Incorporating movement

Achieve more movement in your day with activities the whole family can join in with

It is well established that exercise is important for health but when do busy parents have time for the gym? Movement and exercise don’t need to be restricted to just one environment though, so find ways in which you can increase movement throughout the day. Walk the children to school and back, run around the field with your children, dance around the kitchen whilst waiting for the dinner to cook, take the dog for a walk or even a gentle run as a family, or go for a family bike ride. There are many programmes available online to help you incorporate more movement into your day, from online zumba classes for those who like to dance, online yoga courses for those who want something more restorative, online HIIT classes for those who feel they need something more demanding, or online primal play courses for those who want to try something different; with the internet available at our fingertips to find such classes, there are simply no excuses for not moving more. Engaging in something energetic, such as exercising, helps you to feel more energised and has a positive effect on the immune system and your sense of wellbeing. The trick is to find something that you enjoy so you look forward to doing it rather than feeling like it’s a chore, leading to a negative association around the word ‘exercise’.

Get your much-needed recovery

If you don’t wake feeling refreshed, try going to bed earlier. As simple as this may sound, it’s not so easy to put into action thanks to 24 hour access to other people’s lives through social media. Getting into bed whilst checking emails and looking at your neighbour’s latest holiday pictures can quickly eat into your much-needed sleep time, leaving the brain active when you do finally decide to put your phone down, making it more difficult to fall asleep. This often leads people to picking up their phone again and having another scroll. It can be difficult to break the habit so try having a ‘phone free zone’ for the first hour and the last hour of your day, aiming to be in bed at least 15 minutes before your bedtime to allow some relaxation before drifting into a peaceful night’s sleep. You’re not going to feel refreshed after one decent night’s sleep, but once you form the healthy habit, over time, you will start to feel more refreshed on waking. Remember, the body needs plenty of time to sleep as it is supporting your health with tissue repair, providing recovery for the immune system and helping to consolidate memories, amongst many other things.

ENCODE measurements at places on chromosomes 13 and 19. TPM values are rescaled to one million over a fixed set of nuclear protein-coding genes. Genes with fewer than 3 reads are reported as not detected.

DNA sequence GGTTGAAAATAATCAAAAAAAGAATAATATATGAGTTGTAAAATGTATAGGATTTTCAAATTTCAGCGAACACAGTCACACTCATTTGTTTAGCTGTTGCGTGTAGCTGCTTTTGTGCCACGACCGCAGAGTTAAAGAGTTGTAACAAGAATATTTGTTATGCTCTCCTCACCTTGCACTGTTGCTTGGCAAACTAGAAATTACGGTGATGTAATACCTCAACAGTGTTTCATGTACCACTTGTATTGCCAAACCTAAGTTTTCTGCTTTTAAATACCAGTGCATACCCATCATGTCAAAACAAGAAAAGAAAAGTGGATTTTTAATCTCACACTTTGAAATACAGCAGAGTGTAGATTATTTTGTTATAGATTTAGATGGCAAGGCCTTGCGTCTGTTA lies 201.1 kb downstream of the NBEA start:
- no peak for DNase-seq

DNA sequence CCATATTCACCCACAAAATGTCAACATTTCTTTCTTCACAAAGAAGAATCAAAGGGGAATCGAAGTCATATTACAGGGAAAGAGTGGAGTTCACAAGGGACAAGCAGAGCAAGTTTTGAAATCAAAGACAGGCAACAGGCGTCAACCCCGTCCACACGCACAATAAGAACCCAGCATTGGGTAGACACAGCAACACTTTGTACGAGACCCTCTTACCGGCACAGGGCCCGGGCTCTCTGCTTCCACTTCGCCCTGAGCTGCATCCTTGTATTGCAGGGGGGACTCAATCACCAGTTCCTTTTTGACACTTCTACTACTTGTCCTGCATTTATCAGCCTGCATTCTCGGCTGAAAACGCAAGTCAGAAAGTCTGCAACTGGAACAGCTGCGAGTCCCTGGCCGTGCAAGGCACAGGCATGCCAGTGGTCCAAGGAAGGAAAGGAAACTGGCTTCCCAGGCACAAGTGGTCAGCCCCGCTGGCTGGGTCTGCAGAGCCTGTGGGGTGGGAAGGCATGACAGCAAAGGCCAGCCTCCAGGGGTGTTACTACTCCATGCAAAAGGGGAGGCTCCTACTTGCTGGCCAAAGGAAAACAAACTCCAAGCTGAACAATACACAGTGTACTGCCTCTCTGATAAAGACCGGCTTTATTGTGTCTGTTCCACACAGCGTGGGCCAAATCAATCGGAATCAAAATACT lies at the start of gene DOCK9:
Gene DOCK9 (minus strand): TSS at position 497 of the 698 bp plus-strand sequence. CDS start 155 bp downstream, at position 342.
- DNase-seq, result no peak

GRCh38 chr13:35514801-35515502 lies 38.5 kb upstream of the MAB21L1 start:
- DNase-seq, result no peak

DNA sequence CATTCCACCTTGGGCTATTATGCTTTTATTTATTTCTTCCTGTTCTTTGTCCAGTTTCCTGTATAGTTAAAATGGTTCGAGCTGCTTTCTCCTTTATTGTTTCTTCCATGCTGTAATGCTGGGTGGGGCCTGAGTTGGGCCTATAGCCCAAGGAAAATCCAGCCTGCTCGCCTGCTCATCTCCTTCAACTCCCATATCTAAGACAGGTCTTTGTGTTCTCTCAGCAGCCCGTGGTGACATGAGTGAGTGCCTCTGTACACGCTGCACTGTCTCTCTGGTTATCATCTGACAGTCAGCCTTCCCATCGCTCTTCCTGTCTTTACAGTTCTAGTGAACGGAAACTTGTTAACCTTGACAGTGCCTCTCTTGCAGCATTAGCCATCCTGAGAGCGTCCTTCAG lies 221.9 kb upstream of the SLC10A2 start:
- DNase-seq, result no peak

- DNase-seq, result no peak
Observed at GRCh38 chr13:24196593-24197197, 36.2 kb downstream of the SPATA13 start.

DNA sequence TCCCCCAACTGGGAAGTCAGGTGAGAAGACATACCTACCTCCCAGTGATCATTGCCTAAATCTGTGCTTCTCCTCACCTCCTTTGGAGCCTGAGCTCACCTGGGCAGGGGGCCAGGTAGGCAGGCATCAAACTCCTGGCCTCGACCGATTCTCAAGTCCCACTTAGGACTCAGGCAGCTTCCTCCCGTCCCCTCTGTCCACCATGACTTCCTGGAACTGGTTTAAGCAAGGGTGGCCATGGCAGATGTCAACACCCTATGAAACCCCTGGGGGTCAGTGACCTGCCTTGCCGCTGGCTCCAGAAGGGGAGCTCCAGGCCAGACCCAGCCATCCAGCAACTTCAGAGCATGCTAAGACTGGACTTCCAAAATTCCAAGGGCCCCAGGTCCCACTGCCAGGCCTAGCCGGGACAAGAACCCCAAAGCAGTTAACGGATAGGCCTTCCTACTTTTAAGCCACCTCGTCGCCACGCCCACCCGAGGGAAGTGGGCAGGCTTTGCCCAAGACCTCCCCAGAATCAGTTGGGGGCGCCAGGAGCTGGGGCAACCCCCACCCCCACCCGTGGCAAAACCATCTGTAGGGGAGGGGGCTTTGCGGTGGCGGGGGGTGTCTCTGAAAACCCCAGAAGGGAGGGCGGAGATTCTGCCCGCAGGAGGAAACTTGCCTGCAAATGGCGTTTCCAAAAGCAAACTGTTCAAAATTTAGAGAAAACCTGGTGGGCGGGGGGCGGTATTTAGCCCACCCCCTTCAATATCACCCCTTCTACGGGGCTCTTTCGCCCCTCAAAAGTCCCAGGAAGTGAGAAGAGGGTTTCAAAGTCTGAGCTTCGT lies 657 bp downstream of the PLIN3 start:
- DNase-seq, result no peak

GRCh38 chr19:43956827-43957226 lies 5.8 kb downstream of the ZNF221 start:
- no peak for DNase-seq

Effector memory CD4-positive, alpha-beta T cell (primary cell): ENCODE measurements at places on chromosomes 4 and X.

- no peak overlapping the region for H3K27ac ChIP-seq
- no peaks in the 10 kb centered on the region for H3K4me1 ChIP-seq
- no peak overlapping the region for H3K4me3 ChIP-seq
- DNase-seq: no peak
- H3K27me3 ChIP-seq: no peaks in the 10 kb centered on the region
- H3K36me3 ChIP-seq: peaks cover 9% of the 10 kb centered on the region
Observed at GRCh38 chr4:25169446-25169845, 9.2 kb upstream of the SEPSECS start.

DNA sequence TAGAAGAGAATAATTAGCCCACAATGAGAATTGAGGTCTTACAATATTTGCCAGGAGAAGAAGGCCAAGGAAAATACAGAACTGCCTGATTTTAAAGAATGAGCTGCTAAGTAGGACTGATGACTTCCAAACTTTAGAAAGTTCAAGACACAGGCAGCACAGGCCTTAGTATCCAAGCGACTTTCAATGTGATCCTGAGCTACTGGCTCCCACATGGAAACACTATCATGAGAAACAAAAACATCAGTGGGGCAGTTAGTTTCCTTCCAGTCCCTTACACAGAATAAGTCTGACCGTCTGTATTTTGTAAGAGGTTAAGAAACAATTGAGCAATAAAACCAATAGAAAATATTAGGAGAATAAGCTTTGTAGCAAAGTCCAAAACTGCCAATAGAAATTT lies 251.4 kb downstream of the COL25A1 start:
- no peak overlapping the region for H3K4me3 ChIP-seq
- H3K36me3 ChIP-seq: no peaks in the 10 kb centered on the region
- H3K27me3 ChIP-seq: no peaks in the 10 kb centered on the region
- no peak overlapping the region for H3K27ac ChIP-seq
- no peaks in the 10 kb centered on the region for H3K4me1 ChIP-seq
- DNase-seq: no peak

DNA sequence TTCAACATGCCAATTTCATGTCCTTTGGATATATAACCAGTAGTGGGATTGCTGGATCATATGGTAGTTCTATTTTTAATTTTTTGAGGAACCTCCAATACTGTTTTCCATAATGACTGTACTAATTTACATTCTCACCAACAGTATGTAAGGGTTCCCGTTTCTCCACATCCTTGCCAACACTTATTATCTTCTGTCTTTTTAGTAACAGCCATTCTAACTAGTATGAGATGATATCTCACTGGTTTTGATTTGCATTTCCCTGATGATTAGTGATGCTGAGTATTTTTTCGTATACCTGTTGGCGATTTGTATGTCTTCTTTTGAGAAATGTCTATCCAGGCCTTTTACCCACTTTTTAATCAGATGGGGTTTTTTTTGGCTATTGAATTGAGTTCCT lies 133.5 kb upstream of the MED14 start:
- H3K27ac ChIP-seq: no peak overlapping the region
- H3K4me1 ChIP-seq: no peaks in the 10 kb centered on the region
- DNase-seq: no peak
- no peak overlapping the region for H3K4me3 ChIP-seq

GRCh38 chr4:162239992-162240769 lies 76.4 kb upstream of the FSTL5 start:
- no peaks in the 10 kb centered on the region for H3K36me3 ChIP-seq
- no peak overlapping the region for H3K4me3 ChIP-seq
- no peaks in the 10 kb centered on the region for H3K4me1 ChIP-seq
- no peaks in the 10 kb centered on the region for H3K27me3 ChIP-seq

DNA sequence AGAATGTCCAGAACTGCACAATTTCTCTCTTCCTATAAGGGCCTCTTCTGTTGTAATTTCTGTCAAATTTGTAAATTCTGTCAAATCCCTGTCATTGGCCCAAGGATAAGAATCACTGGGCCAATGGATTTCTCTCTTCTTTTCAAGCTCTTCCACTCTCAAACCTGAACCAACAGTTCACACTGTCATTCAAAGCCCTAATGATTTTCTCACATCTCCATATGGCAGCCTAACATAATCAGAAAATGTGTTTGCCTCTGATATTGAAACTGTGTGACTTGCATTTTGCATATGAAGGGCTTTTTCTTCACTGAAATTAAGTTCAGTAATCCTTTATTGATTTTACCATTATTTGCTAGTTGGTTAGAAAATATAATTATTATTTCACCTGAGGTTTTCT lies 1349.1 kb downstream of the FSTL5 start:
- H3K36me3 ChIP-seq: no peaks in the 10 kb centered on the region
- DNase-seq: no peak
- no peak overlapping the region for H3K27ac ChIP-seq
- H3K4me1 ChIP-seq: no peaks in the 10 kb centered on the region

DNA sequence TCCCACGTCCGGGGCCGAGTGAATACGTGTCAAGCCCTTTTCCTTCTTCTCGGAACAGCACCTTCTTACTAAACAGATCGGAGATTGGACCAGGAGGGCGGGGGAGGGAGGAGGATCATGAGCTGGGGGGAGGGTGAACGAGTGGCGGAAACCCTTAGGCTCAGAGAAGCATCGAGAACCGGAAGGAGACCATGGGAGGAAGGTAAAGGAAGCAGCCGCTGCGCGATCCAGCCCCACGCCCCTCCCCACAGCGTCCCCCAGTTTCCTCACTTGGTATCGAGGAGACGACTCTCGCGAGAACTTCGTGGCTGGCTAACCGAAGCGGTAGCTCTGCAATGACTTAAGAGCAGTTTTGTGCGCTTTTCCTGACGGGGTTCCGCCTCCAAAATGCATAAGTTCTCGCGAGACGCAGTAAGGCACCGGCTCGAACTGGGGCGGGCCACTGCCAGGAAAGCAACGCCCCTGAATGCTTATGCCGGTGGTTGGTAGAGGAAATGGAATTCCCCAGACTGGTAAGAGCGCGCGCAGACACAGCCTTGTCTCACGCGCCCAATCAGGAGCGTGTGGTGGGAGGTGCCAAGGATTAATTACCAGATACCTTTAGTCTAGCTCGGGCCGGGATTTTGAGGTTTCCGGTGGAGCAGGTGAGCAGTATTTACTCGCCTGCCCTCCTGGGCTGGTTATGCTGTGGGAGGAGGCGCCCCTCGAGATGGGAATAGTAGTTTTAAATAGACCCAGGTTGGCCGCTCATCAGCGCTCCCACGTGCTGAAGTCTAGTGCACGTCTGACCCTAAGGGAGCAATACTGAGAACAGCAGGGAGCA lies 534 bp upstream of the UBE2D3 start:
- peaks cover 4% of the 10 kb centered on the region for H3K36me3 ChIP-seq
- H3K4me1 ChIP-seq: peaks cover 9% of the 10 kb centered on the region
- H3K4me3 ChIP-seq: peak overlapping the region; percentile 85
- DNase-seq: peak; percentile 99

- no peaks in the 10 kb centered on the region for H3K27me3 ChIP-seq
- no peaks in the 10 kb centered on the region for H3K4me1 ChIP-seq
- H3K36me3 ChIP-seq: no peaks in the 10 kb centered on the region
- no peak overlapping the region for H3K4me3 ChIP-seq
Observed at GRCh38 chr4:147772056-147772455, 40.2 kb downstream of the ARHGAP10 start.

For busy parents, we recommend: MindCare Balance which contains magnesium and L-theanine which work to support the nervous system; all of the B vitamins, to help with energy production and a fish oil capsule to support the structure and function of cells. The addition of vitamin C and zinc will also support the immune system which can become compromised in times of stress.

Whilst no one thing will ever make the challenges of being a busy parent easier, it is often a combination of many small actions that can make all the difference.  Parents spend a lot of time ensuring their children have a healthy routine whilst neglecting themselves, but you cannot pour from an empty cup. You’re just as important as your children so give yourself the same care as you give them; eating nourishing meals with them, forming healthy sleeping patterns, moving and playing with them, and most of all, forming precious moments that you will forever cherish.

Nutrition support

For more specific health complaints, feel free to contact our team of nutritionists who are available on our LiveChat facility or via email. If you feel like you could benefit from more extensive support from our nutritionists, please feel free to book an online consultation via MyOnlineCLINIC for a time most convenient for you, and from the comfort of your own home.

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Maxine Sheils

About Maxine Sheils

Maxine is a Nutritional Therapy graduate of the College of Naturopathic Medicine in Manchester who has recently joined Igennus as a Customer Support Nutritionist and is based here in Cambridge. Her interest in nutrition was sparked after working as an Au Pair in Australia to a family who were living on a raw food diet where coincidentally, she started to endure severe digestive problems. She joined CNM as a student to further her new found passion and was able to support her own body in regaining health. Maxine is passionate about nutrition and her ability to help others achieve their optimal health. She specializes in female hormonal problems such as endometriosis, thyroid problems, stress, autoimmunity and digestive disorders. Her degree in Psychology provides her with a strong ability to understand and motivate others to achieve their health goals.